Aaron Schekorra, public health information administrator for the Health Department, said the organization is not currently considering mandating vaccines for its employees. He said 90% of the Health Department’s staff is fully vaccinated, and those who have chosen not to must continue masking while at work.
Separately, Springfield Public Schools announced all students and staff would be required to again wear face masks during the summer session. The policy is in place through month’s end, at which time officials will determine if an extension is needed, according to a news release.
“In our ongoing evaluation of pandemic-related data, and in anticipation of a continued surge related to holiday gatherings over the July 4 holiday, we recommended that SPS implement these additional steps through the end of July,” said Katie Towns, interim director of the Health Department, in the release. “We appreciate our partnership with SPS and their willingness to adapt their protocols to best serve the public as positive cases, hospitalizations and related deaths continue to increase.
“It is our hope that the public will take this opportunity to get vaccinated to protect themselves and others from preventable illness.”
Mercy isn’t the only health care system in Missouri to require the vaccine. BJC HealthCare, SSM Health and St. Luke’s Hospital also have made announcements.
Stockton-based black walnut processor Hammons Products Co. is is world’s largest facility of its type.
Marc Thornsberry, a Senior Engineer at CJW, says he joined the company after working in the public sphere. He says CJW had a ton of experience working with the community, and putting their customer's and clients.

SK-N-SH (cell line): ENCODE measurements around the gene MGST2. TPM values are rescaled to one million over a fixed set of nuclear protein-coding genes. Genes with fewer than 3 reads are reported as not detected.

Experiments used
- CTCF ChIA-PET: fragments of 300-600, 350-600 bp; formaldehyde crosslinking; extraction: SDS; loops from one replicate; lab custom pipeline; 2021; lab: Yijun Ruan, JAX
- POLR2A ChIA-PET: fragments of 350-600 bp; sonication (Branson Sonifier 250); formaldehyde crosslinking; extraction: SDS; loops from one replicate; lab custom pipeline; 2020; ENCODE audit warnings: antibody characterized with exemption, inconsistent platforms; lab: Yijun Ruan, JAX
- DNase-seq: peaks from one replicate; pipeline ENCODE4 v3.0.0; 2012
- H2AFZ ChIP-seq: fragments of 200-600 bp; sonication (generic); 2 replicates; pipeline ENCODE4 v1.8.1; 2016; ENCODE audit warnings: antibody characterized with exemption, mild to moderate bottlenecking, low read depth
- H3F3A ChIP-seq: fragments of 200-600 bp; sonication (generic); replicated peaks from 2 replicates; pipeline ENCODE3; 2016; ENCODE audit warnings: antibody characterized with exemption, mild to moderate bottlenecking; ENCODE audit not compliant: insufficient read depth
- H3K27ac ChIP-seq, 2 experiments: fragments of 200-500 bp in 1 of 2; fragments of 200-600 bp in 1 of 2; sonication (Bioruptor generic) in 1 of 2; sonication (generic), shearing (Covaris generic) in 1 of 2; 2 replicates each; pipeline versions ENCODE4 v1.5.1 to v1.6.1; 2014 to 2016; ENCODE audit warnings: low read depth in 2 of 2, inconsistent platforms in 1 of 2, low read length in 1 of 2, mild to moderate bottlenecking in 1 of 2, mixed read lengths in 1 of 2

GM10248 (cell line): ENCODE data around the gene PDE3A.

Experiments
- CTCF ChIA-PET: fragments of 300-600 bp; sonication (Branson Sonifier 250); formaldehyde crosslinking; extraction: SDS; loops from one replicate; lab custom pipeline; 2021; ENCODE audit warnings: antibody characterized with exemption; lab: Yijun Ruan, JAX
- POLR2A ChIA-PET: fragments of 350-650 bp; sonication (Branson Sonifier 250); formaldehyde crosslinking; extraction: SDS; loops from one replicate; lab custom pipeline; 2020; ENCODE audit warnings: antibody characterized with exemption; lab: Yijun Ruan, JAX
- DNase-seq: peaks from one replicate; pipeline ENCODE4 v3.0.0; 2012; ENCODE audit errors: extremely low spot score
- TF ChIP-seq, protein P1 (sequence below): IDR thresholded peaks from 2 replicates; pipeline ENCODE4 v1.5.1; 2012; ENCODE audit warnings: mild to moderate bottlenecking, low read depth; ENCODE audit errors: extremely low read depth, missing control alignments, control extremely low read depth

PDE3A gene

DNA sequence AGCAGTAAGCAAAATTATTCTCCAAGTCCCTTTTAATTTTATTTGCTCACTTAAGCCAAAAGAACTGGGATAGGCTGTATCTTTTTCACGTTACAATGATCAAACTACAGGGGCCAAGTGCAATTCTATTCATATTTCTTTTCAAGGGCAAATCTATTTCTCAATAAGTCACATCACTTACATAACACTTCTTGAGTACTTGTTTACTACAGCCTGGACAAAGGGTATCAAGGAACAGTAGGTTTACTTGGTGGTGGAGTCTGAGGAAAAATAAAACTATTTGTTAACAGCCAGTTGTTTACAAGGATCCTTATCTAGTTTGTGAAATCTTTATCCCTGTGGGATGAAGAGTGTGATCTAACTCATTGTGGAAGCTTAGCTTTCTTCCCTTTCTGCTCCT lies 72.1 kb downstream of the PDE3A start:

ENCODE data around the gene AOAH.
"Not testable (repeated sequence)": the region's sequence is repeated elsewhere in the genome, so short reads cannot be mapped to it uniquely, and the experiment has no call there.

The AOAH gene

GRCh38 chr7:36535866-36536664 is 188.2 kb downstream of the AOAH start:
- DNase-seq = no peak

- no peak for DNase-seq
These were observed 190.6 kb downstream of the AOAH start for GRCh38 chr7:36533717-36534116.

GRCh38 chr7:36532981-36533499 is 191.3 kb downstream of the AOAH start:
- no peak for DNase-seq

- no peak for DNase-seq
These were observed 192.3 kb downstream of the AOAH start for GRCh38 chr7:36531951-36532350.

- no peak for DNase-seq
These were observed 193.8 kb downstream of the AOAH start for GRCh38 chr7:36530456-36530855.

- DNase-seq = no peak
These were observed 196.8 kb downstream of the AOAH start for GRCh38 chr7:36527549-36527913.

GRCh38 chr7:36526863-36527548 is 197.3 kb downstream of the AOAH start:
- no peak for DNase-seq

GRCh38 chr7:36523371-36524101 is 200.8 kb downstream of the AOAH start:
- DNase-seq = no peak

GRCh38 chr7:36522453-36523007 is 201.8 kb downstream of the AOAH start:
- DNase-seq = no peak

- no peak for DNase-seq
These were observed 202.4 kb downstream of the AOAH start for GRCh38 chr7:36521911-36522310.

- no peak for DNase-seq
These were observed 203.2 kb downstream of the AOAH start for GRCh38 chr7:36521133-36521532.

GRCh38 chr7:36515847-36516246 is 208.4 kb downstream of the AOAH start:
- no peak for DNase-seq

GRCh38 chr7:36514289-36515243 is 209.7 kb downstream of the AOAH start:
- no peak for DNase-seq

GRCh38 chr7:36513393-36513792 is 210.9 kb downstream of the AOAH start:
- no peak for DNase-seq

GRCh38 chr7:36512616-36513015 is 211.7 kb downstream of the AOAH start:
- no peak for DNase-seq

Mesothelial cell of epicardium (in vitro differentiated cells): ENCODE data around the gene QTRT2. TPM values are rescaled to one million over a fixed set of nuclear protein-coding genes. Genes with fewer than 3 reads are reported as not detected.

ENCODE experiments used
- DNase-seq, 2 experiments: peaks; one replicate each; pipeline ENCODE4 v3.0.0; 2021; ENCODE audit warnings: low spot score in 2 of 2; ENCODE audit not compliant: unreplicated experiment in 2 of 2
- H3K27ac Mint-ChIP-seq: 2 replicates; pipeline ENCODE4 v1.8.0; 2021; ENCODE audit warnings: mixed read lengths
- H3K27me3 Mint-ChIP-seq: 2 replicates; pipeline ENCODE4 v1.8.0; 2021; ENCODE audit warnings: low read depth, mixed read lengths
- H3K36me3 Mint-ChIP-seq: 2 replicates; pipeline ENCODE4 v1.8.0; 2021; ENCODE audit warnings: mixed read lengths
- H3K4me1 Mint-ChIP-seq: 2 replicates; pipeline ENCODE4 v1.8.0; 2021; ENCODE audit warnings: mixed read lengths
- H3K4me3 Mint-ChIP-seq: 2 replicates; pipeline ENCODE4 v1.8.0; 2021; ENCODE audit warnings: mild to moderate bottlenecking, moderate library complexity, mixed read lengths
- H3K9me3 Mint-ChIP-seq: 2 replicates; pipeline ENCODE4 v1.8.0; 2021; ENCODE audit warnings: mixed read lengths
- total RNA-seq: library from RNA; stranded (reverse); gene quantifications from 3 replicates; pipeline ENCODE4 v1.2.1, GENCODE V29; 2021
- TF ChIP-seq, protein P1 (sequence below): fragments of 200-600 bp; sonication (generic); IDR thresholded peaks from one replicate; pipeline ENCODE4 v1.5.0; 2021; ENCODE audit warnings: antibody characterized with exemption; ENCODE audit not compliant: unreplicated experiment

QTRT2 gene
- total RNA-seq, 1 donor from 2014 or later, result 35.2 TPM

Sandra Smart, a technology and commercialization specialist, shares helpful advice and cautionary tips about the importance of tracking cash flow for new or established businesses. Smart works with tech entrepreneurs and hosts training workshops through the Missouri SBDC at Missouri State University's efactory.
Michael Smith and Chris Sawyer, COO and CEO of Next Level Solutions respectively, discuss how they keep their remote teams and offices in and out of country on the same page. Next Level Solutions was ranked #1 in the Springfield Business Journal's 2021 Dynamic Dozen.
John Oke-Thomas, architect and co-founder of minorities in business, responds to the accusation that minority businesses are only successful because of the priority they have received in lending. He says that if a business uses a loan well, it shows their worth.
Sandra Smart, a technology and commercialization specialist, shares tips for entrepreneurs who are ready to seek funding. Some of her tips apply broadly; some target technology industry businesses. Smart works with tech entrepreneurs and startups, and hosts training workshops through the Missouri SBDC at Missouri State University's efactory.
Hollie Elliott discusses common misconceptions about locating your business in a small town. She says that there are a lot of benefits that people may not consider.
Drawing on his own experience dynamically evolving his company and business model, Jim Meinsen discusses when and how you might need to draw on new technology. Jim and Debbie Meinsen are co-owners of TCI Graphics in Springfield.
John Oke-Thomas, longtime Springfield architect, discusses his philosophy on architecture. He says that future historians will be focused on the sustainability of our contemporary architecture.
Erin Hedlun, director of marketing and communications at Evangel University, says compassion is an important job skill. Hedlun says it is a component of what makes a leader.
Rachel Barks, owner of Artistree Pottery, talks about the concepting that went behind the aesthetic of the business.